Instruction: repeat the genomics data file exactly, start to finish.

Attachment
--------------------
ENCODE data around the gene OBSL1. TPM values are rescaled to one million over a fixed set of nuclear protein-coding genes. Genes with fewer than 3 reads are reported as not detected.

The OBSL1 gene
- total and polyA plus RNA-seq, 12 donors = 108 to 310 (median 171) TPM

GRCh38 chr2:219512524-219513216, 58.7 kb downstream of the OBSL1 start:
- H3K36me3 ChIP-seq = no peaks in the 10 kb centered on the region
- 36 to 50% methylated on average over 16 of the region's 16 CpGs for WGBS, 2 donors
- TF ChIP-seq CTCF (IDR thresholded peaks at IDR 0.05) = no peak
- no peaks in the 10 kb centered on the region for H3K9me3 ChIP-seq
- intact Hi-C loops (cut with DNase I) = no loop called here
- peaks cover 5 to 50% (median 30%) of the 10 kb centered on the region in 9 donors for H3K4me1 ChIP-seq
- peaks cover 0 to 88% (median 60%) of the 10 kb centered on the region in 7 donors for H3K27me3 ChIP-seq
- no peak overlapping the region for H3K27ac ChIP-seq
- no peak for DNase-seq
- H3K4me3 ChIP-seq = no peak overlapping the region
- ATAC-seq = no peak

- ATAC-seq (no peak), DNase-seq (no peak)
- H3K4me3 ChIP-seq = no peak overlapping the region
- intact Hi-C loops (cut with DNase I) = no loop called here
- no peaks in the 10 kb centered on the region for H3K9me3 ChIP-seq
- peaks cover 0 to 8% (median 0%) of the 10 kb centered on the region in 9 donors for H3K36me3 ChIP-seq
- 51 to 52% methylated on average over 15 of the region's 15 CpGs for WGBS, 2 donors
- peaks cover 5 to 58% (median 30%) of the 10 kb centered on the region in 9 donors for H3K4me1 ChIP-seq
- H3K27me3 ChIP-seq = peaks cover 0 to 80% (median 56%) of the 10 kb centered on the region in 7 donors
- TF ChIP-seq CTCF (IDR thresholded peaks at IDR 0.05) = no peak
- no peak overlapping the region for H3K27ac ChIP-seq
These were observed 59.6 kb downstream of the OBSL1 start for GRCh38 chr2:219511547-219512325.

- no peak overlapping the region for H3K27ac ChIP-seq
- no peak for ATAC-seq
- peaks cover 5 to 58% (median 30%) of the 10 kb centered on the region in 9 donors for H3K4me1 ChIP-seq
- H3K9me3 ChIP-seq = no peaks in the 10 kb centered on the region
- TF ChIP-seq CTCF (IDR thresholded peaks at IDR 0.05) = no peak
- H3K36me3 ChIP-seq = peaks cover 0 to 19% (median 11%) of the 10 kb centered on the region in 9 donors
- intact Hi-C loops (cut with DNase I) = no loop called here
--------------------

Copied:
ENCODE data around the gene OBSL1. TPM values are rescaled to one million over a fixed set of nuclear protein-coding genes. Genes with fewer than 3 reads are reported as not detected.

The OBSL1 gene
- total and polyA plus RNA-seq, 12 donors = 108 to 310 (median 171) TPM

GRCh38 chr2:219512524-219513216, 58.7 kb downstream of the OBSL1 start:
- H3K36me3 ChIP-seq = no peaks in the 10 kb centered on the region
- 36 to 50% methylated on average over 16 of the region's 16 CpGs for WGBS, 2 donors
- TF ChIP-seq CTCF (IDR thresholded peaks at IDR 0.05) = no peak
- no peaks in the 10 kb centered on the region for H3K9me3 ChIP-seq
- intact Hi-C loops (cut with DNase I) = no loop called here
- peaks cover 5 to 50% (median 30%) of the 10 kb centered on the region in 9 donors for H3K4me1 ChIP-seq
- peaks cover 0 to 88% (median 60%) of the 10 kb centered on the region in 7 donors for H3K27me3 ChIP-seq
- no peak overlapping the region for H3K27ac ChIP-seq
- no peak for DNase-seq
- H3K4me3 ChIP-seq = no peak overlapping the region
- ATAC-seq = no peak

- ATAC-seq (no peak), DNase-seq (no peak)
- H3K4me3 ChIP-seq = no peak overlapping the region
- intact Hi-C loops (cut with DNase I) = no loop called here
- no peaks in the 10 kb centered on the region for H3K9me3 ChIP-seq
- peaks cover 0 to 8% (median 0%) of the 10 kb centered on the region in 9 donors for H3K36me3 ChIP-seq
- 51 to 52% methylated on average over 15 of the region's 15 CpGs for WGBS, 2 donors
- peaks cover 5 to 58% (median 30%) of the 10 kb centered on the region in 9 donors for H3K4me1 ChIP-seq
- H3K27me3 ChIP-seq = peaks cover 0 to 80% (median 56%) of the 10 kb centered on the region in 7 donors
- TF ChIP-seq CTCF (IDR thresholded peaks at IDR 0.05) = no peak
- no peak overlapping the region for H3K27ac ChIP-seq
These were observed 59.6 kb downstream of the OBSL1 start for GRCh38 chr2:219511547-219512325.

- no peak overlapping the region for H3K27ac ChIP-seq
- no peak for ATAC-seq
- peaks cover 5 to 58% (median 30%) of the 10 kb centered on the region in 9 donors for H3K4me1 ChIP-seq
- H3K9me3 ChIP-seq = no peaks in the 10 kb centered on the region
- TF ChIP-seq CTCF (IDR thresholded peaks at IDR 0.05) = no peak
- H3K36me3 ChIP-seq = peaks cover 0 to 19% (median 11%) of the 10 kb centered on the region in 9 donors
- intact Hi-C loops (cut with DNase I) = no loop called here